Pottawatomie County to proceed with sale of 117 acres

By The Mercury

Pottawatomie County commissioners Monday authorized Leu Lowrey, public works director, to proceed with a plan to sell 117 acres of pasture north of the county landfill.

The county purchased the acreage in 1991, in anticipation of one day needing to expand the landfill. Subsequent regulations, however, required counties to transfer much of their waste to a regional landfill near Topeka.

Commissioner Stan Hartwich expressed a concern that selling the land could expose the county legally in the event of possible water contamination from the landfill.

“As long as you’re sure it won’t come back to haunt us,” he told Lowrey, who noted that there are sample wells around the landfill and that any sale contract should include proper safeguards.

Later in the meeting, Scott Schwinn, landfill director, said the current landfill space has many years of life remaining.

“I’m hoping that within 20 years recycling and new technology will reduce what we bury out there, but that’s not how society operates today,” he said.

• Schwinn also announced that the landfill “free day” this Saturday will have the same policy as last year for tires: up to five passenger tires at no charge and half the normal rate for larger truck and tractor tires.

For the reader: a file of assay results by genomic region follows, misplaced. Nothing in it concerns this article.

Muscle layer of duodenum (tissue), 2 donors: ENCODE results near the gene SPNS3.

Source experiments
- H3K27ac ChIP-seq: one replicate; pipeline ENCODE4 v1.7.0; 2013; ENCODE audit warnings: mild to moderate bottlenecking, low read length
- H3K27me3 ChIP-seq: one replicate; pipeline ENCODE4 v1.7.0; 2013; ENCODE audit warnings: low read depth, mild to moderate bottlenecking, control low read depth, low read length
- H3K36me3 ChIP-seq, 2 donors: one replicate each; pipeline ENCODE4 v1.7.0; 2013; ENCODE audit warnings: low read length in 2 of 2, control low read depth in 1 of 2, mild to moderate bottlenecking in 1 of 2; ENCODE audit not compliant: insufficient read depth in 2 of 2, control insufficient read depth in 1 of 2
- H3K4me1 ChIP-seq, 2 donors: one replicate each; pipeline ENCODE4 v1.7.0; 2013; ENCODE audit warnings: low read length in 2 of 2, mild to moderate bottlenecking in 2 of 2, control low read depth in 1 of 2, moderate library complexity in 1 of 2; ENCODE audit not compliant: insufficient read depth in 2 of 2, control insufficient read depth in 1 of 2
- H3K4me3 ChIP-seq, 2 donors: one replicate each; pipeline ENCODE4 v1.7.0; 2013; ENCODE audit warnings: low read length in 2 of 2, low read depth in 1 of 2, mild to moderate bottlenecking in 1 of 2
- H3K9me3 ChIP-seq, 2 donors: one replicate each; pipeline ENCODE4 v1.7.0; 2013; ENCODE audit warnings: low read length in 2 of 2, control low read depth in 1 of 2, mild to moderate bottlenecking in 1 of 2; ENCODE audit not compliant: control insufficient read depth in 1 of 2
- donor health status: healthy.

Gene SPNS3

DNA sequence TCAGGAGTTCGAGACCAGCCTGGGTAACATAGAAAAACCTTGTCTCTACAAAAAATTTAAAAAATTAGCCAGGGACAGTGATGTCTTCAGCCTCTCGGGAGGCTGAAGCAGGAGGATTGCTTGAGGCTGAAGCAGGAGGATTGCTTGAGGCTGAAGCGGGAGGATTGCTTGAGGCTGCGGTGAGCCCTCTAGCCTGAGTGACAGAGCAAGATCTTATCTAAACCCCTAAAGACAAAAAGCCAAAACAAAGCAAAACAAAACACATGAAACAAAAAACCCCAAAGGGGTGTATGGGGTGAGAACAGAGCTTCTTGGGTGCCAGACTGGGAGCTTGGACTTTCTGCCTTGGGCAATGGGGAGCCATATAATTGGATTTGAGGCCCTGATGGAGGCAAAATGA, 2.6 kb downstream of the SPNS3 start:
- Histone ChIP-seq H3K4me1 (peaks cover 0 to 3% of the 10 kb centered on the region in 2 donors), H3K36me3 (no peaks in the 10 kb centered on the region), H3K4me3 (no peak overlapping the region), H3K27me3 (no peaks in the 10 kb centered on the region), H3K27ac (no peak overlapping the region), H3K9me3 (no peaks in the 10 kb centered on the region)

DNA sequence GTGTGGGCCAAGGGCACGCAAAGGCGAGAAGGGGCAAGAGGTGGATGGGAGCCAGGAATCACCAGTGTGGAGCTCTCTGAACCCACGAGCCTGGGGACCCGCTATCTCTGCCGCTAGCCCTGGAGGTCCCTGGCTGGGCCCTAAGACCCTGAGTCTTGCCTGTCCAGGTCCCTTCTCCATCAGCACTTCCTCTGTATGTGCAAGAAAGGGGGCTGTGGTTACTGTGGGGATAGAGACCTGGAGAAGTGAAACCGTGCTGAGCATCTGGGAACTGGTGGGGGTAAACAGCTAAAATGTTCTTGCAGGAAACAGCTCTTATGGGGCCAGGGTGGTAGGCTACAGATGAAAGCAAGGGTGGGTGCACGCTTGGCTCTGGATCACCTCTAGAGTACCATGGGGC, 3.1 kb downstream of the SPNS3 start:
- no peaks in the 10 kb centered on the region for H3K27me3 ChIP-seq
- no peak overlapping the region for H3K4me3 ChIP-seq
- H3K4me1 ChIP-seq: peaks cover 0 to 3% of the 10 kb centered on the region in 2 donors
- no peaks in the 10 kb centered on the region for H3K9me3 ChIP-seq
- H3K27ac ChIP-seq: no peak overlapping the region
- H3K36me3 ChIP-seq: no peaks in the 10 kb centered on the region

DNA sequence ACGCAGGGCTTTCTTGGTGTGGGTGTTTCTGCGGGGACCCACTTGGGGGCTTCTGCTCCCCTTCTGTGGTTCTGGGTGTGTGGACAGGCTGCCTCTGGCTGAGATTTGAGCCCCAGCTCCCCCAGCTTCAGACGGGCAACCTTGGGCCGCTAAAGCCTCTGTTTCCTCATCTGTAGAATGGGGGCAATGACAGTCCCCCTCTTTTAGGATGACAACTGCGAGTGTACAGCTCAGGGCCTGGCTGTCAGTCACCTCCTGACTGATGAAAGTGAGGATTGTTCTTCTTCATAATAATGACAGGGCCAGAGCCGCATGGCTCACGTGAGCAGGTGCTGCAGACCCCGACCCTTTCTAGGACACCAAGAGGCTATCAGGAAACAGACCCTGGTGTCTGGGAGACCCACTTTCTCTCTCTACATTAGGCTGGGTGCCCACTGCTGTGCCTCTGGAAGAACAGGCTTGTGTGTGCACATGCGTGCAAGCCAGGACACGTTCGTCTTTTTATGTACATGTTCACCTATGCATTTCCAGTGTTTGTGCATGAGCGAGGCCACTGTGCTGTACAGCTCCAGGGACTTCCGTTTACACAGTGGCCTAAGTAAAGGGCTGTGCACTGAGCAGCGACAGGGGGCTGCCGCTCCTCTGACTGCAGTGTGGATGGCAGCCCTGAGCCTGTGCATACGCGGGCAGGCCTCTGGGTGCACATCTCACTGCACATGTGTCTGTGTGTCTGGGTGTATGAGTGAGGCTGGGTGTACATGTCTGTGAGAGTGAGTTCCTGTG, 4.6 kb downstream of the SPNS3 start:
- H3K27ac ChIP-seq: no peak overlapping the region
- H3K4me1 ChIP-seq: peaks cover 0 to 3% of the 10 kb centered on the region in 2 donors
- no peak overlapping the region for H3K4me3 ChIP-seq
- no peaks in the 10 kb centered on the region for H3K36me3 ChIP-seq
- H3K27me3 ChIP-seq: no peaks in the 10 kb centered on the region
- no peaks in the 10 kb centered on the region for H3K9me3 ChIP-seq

The cities of Louisville and Westmoreland are having community cleanup days in conjunction with the landfill free day, Schwinn said.

• Tim Eisenbarth, noxious weed director, presented bids for the county’s annual chemical purchase. Commissioners asked him to review the bids and make a recommendation later.

• Gregg Webster, zoning administrator, reported 17 building permits issued in March with a total value of nearly $3 million.

The commission also approved a site plan presented by Webster and John Keller, county planner, for a new building on lot 28 in the Green Valley Business Park east of Manhattan.

Kolde Construction, St. Marys, plans to build 60-by-140-foot structure for equipment storage and a small office space. The site plan had been previously recommended for approval by the county planning commission.

Webster and Keller also reviewed with commissioners a preliminary plat of Meadow Ridge Subdivision, Unit 1, south of U.S. 24 on Appleyard Road.

“The whole area south of 24 is going to develop, especially along Appleyard Road, which is paved,” Keller said.

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